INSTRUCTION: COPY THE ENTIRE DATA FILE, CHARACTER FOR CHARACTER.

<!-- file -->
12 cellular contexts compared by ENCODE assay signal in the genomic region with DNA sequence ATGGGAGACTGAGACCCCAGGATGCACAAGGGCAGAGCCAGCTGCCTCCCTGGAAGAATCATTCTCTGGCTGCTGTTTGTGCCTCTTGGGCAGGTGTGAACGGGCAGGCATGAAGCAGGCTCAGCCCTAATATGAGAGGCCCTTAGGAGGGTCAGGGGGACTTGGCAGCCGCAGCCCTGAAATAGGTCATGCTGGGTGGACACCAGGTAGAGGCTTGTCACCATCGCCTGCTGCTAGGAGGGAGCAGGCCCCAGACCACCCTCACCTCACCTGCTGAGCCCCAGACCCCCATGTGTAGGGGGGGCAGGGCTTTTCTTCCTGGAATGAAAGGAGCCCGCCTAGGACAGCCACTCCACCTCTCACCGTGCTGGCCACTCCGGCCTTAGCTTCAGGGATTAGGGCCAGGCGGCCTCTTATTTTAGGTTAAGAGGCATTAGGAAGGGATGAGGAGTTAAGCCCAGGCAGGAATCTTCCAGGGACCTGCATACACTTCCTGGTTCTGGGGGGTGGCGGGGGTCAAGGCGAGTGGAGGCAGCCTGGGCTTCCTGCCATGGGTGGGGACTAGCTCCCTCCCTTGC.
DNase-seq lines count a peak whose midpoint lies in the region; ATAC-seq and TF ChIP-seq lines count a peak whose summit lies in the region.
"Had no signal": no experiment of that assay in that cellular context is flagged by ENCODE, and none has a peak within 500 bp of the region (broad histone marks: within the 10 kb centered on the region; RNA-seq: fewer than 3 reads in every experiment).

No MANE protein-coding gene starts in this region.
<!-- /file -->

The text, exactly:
12 cellular contexts compared by ENCODE assay signal in the genomic region with DNA sequence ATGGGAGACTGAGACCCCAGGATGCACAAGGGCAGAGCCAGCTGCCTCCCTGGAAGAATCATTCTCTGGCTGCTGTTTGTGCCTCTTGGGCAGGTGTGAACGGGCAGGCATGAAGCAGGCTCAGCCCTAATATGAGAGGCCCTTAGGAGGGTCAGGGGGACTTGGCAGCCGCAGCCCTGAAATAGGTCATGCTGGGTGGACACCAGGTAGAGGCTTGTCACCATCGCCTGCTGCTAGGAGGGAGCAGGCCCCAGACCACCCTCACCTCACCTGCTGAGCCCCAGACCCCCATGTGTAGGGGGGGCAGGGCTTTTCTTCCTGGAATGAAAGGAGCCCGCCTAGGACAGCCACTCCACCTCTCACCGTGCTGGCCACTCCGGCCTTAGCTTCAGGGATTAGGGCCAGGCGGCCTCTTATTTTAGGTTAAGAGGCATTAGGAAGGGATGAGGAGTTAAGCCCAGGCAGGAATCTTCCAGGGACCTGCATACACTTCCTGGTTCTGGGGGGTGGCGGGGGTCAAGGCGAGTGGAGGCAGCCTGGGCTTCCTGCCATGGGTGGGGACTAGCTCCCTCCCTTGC.
DNase-seq lines count a peak whose midpoint lies in the region; ATAC-seq and TF ChIP-seq lines count a peak whose summit lies in the region.
"Had no signal": no experiment of that assay in that cellular context is flagged by ENCODE, and none has a peak within 500 bp of the region (broad histone marks: within the 10 kb centered on the region; RNA-seq: fewer than 3 reads in every experiment).

No MANE protein-coding gene starts in this region.